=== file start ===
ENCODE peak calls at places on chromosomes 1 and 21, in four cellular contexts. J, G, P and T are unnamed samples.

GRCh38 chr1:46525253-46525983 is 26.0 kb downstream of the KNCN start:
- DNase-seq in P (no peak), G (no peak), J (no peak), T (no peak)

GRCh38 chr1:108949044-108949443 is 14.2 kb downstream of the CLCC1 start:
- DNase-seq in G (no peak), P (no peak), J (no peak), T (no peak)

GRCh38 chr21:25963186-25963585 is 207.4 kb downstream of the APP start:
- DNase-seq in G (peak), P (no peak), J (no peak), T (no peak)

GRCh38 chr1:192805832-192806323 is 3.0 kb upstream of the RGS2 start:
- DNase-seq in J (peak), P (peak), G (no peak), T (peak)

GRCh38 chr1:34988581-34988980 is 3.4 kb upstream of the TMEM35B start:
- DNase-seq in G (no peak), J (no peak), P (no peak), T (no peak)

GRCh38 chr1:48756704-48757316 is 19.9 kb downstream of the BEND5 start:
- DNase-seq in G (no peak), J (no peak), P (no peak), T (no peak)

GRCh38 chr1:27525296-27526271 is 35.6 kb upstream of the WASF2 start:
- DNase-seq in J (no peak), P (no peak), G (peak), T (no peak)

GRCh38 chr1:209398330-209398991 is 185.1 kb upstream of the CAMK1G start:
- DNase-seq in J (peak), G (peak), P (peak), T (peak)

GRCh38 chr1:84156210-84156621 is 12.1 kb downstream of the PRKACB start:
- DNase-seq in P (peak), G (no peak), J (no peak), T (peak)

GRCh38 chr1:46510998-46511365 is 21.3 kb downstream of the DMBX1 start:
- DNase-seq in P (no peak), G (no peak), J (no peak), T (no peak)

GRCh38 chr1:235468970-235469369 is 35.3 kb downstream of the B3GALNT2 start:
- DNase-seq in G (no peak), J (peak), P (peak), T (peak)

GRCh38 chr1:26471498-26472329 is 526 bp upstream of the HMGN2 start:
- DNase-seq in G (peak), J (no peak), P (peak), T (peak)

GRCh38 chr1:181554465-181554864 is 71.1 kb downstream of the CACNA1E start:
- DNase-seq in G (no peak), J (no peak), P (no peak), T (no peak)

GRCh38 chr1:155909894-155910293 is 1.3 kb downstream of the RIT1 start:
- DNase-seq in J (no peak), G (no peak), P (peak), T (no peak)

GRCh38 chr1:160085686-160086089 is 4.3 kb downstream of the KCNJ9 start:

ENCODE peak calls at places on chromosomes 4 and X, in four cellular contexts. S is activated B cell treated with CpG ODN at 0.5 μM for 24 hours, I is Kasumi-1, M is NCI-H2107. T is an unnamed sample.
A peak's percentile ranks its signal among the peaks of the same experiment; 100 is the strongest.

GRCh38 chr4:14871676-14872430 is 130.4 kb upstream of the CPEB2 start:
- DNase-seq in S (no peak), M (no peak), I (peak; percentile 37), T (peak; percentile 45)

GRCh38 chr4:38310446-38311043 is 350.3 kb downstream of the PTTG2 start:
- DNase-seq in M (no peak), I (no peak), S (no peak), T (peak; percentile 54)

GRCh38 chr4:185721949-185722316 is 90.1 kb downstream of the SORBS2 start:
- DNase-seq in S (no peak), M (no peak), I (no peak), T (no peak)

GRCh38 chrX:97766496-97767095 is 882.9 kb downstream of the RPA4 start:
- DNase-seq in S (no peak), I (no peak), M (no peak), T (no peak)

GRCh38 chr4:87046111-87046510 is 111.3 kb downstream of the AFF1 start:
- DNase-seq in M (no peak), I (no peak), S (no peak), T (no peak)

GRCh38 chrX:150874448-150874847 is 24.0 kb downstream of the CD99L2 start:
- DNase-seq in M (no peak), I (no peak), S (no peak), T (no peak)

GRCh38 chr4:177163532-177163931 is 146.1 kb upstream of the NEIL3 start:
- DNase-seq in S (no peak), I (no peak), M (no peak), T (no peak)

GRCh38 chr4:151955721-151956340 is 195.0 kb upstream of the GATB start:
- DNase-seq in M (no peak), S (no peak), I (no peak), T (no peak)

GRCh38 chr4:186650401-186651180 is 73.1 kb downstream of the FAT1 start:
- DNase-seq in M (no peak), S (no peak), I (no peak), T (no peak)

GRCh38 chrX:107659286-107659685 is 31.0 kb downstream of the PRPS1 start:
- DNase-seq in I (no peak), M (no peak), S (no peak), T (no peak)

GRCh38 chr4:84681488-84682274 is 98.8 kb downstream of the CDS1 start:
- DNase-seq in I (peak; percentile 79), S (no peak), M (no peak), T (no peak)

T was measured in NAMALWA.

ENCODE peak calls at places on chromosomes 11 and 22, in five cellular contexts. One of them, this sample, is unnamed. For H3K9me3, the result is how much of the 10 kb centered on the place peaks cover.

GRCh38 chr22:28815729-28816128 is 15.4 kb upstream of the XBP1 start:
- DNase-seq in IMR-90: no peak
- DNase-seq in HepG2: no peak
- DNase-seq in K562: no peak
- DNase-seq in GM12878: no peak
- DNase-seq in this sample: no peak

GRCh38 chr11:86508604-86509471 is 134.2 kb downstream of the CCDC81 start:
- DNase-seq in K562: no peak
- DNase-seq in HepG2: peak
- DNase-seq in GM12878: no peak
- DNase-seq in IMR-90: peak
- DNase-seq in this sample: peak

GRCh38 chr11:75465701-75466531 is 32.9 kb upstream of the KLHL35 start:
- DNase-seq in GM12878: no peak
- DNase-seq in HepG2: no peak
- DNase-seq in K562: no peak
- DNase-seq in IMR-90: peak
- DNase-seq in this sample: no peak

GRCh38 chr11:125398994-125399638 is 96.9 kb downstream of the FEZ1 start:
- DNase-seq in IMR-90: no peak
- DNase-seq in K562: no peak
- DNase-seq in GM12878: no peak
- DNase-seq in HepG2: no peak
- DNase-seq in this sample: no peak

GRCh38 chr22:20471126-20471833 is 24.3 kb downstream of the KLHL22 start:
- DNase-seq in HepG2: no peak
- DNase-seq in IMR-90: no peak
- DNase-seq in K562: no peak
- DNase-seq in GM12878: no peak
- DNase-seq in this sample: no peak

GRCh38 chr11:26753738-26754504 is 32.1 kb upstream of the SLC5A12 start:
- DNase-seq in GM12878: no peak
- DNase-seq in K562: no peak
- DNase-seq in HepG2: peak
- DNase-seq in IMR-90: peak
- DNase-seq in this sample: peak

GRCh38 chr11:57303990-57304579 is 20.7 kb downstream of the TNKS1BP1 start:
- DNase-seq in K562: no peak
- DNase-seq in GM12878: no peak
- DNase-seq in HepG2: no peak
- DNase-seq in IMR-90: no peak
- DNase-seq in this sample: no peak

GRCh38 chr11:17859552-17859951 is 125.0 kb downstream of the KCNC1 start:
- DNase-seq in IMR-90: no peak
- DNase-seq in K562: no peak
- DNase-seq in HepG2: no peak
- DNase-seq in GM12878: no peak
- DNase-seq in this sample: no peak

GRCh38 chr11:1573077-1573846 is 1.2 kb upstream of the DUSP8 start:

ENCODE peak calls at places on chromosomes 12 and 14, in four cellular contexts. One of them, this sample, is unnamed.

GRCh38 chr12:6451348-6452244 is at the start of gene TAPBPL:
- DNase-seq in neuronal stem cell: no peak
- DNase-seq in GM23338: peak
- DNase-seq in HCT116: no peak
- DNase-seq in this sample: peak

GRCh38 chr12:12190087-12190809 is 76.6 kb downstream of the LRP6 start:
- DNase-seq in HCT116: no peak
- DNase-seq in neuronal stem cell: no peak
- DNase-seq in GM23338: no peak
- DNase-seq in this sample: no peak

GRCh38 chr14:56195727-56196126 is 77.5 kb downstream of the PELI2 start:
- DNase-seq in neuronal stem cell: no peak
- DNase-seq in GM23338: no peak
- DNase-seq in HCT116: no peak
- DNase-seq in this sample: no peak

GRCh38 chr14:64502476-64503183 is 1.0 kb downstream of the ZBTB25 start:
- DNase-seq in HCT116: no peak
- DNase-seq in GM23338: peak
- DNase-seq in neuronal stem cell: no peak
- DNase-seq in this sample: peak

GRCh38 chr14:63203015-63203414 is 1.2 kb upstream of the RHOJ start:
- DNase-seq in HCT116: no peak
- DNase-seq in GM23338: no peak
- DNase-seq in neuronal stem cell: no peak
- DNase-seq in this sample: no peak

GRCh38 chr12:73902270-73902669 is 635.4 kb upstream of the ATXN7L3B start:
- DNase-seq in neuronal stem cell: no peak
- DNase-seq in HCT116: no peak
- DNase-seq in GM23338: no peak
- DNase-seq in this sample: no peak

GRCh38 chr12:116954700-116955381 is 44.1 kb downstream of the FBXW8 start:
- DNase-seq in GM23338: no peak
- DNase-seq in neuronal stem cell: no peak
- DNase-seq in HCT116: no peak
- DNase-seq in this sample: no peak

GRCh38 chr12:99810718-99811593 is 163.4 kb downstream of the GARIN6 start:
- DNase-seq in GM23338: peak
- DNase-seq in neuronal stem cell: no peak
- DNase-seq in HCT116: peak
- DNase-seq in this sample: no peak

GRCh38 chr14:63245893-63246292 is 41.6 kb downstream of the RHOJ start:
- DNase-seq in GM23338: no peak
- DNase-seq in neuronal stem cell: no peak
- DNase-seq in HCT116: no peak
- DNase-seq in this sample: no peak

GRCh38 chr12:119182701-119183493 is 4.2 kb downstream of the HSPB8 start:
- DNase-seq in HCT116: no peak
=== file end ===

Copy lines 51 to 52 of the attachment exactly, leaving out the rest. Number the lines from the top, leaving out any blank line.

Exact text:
GRCh38 chrX:107659286-107659685 is 31.0 kb downstream of the PRPS1 start:
- DNase-seq in I (no peak), M (no peak), S (no peak), T (no peak)